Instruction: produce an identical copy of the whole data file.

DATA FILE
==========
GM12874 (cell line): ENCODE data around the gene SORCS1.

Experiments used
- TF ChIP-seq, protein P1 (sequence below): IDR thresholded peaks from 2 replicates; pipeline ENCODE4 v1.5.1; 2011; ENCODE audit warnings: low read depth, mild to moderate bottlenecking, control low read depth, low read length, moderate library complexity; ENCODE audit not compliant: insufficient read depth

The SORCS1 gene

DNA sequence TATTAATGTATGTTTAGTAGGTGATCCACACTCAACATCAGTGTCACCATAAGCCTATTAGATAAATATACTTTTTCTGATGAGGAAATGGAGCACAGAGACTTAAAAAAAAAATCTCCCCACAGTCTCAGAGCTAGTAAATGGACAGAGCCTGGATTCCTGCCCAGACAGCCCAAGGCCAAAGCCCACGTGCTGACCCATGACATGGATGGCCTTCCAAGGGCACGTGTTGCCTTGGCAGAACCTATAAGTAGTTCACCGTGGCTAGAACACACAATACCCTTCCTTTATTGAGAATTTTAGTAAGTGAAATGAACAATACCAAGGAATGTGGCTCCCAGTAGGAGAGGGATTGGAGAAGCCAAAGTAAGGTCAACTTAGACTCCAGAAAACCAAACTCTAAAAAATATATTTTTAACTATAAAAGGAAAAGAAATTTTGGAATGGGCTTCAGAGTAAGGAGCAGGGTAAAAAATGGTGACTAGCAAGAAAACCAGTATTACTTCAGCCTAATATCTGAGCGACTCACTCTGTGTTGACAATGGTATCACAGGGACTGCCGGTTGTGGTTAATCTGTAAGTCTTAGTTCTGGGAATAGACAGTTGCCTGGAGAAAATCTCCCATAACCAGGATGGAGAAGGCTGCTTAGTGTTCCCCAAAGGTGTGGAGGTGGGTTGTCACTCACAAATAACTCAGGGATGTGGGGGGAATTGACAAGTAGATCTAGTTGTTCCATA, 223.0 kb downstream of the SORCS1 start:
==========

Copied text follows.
GM12874 (cell line): ENCODE data around the gene SORCS1.

Experiments used
- TF ChIP-seq, protein P1 (sequence below): IDR thresholded peaks from 2 replicates; pipeline ENCODE4 v1.5.1; 2011; ENCODE audit warnings: low read depth, mild to moderate bottlenecking, control low read depth, low read length, moderate library complexity; ENCODE audit not compliant: insufficient read depth

The SORCS1 gene

DNA sequence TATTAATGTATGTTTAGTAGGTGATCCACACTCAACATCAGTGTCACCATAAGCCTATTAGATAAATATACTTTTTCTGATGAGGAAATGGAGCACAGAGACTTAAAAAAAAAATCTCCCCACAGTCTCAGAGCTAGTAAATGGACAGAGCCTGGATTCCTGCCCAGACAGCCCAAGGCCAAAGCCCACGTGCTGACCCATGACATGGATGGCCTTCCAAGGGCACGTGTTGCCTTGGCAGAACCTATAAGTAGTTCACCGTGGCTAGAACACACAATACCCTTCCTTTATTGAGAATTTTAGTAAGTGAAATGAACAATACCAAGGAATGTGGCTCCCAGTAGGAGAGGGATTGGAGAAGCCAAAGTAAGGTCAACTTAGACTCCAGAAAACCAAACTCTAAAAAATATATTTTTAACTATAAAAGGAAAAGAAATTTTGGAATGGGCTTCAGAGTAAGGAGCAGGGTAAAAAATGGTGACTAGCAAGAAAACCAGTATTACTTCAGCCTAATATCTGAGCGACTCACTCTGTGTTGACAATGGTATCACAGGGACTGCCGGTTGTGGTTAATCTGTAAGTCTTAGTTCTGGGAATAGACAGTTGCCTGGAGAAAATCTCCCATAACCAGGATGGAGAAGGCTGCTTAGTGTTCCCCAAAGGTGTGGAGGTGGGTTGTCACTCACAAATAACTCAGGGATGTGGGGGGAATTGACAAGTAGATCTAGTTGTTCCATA, 223.0 kb downstream of the SORCS1 start: